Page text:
Sightline Series

Legalizing Inexpensive Housing

Affordable housing is lacking across the Northwest, with housing policy here effectively excluding from the market many lower-cost options for low-income families and individuals. A raft of outdated laws bans the types of residential arrangements that once housed most of the North American working class—rooms that were safe, comfortable, and convenient but small and basic.

As a result, families may scrimp on food or heat to be sure they can pay rent each month; they may opt for black-market housing; or they may even go homeless. Everyone deserves a clean, safe place to live; but beyond safety regulations, not everyone needs or desires a floor plan up to the middle-class standards mandated by housing rules. In this series, Alan Durning explores the key laws that prevent smart, affordable housing arrangements of the past from getting to market today, and he looks to a Northwest revival of inexpensive housing options.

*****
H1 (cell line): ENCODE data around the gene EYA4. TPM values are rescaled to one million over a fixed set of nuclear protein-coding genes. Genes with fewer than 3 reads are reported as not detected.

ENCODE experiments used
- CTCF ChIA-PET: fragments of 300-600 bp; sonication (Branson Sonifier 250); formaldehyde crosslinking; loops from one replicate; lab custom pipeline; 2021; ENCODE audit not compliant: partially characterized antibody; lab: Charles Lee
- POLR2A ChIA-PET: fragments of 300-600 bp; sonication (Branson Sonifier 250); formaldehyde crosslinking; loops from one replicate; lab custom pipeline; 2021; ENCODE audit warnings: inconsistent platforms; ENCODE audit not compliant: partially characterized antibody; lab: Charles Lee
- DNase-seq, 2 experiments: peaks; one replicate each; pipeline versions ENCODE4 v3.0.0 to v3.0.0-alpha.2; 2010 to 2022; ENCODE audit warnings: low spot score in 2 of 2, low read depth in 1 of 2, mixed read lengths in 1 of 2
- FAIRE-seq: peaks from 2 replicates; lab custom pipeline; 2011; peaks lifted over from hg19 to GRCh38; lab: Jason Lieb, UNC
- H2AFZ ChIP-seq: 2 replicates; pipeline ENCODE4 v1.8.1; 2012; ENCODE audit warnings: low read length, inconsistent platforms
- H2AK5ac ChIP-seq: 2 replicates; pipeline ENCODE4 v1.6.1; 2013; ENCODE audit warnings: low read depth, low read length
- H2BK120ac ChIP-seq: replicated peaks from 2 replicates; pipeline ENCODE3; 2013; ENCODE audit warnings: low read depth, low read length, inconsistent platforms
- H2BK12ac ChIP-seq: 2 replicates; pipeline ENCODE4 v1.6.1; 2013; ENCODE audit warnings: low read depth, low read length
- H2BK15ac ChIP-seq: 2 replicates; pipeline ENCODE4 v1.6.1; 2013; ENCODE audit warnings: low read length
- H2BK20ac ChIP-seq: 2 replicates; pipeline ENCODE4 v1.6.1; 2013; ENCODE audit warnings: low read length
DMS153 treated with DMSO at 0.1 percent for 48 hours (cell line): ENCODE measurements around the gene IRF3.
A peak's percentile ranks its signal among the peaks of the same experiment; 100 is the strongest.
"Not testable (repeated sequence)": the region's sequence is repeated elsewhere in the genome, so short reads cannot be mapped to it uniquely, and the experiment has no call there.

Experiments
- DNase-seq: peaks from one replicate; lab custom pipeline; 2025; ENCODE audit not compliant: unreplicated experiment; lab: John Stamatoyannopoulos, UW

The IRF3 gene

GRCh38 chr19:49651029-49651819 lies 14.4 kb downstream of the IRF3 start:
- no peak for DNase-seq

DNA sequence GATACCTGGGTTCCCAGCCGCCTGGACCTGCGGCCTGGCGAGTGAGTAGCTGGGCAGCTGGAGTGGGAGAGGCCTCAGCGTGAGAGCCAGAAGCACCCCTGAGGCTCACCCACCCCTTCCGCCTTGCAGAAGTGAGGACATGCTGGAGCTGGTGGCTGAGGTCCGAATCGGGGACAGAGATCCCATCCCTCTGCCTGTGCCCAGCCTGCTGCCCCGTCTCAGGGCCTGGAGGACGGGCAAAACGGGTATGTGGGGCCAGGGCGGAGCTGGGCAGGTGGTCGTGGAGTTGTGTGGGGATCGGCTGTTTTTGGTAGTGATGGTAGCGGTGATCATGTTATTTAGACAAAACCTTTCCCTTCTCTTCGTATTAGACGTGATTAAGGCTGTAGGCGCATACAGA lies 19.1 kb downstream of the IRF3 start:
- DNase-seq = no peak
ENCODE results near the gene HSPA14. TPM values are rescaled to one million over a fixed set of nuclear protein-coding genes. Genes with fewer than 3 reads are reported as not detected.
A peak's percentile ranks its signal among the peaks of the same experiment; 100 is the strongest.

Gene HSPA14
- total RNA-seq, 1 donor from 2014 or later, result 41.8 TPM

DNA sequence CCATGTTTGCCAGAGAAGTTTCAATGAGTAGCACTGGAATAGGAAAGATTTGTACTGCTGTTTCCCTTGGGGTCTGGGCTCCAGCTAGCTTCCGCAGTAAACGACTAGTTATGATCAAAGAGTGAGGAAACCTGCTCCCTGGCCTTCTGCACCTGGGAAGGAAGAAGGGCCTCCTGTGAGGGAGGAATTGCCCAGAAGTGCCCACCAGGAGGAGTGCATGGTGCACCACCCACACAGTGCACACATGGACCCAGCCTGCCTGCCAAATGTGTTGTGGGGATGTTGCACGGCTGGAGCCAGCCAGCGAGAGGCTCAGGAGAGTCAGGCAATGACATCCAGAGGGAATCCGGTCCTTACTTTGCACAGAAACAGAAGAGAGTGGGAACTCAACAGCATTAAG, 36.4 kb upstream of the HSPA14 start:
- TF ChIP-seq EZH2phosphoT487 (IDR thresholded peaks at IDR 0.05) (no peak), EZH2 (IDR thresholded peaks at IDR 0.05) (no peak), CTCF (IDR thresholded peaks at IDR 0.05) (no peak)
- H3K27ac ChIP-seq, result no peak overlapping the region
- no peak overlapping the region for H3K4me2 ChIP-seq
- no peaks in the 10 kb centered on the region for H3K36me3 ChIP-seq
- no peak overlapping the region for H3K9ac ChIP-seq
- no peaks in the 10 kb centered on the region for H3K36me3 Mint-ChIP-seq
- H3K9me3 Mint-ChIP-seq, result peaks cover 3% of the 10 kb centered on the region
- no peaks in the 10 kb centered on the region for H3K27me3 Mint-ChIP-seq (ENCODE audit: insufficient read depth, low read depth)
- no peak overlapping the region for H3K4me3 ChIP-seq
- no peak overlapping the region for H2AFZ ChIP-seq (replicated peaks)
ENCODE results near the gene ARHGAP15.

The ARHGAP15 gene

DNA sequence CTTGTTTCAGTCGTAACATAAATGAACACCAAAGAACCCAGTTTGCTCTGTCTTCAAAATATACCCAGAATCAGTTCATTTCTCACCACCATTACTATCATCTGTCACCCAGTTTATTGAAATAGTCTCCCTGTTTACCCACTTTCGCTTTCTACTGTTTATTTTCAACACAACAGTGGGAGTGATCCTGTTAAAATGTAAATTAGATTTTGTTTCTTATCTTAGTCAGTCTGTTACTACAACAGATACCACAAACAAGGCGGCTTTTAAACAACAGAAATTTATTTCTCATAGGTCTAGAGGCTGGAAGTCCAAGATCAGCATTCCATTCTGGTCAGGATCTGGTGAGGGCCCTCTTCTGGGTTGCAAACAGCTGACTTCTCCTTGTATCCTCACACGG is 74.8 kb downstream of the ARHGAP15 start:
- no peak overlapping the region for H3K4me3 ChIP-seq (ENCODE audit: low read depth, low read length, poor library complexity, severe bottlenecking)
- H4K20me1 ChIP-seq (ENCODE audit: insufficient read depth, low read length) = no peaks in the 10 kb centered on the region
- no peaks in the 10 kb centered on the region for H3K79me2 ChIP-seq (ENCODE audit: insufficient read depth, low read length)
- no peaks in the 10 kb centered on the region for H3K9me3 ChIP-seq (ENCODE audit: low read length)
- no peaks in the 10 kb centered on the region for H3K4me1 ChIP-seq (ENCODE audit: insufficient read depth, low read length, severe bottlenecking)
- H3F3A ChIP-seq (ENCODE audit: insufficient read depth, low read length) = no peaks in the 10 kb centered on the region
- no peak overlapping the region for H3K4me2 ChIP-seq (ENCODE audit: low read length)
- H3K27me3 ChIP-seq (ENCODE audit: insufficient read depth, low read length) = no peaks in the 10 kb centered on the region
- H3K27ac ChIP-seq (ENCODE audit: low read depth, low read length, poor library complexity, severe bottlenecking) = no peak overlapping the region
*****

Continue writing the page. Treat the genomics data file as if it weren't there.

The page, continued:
Posts on Legalizing Inexpensive Housing

14. Seattle Goes Backward on Micro-housing

What will it take to build a power base for inexpensive housing?

13. Bring Back the Boarding House

Sightline e-book: how to grow affordable housing with century-old ideas.

12. WSJ on Vancouver’s add-on dwellings

The Journal looks to Cascadia for vision of urban future.

11. The Biggest Blind Spot of Urban Greens?

It's zoning.

10. ADUs and Don’ts

The gauntlet of rules that in-law and cottage units must run.

9. Nothing ADU-ing

In-law units and cottages are rare in most places.

8. In-law—and Out-law—Apartments

How to double neighborhood housing without anyone noticing.

7. Servants Welcome, Roommates Barred

Ending occupancy limits.

6. The Roommate Gap: Your City’s Occupancy Limit

No reality TV (or reality?) for us.

5. Unlocking Spare Bedrooms: Occupancy Limits

A surfeit of sleeping quarters.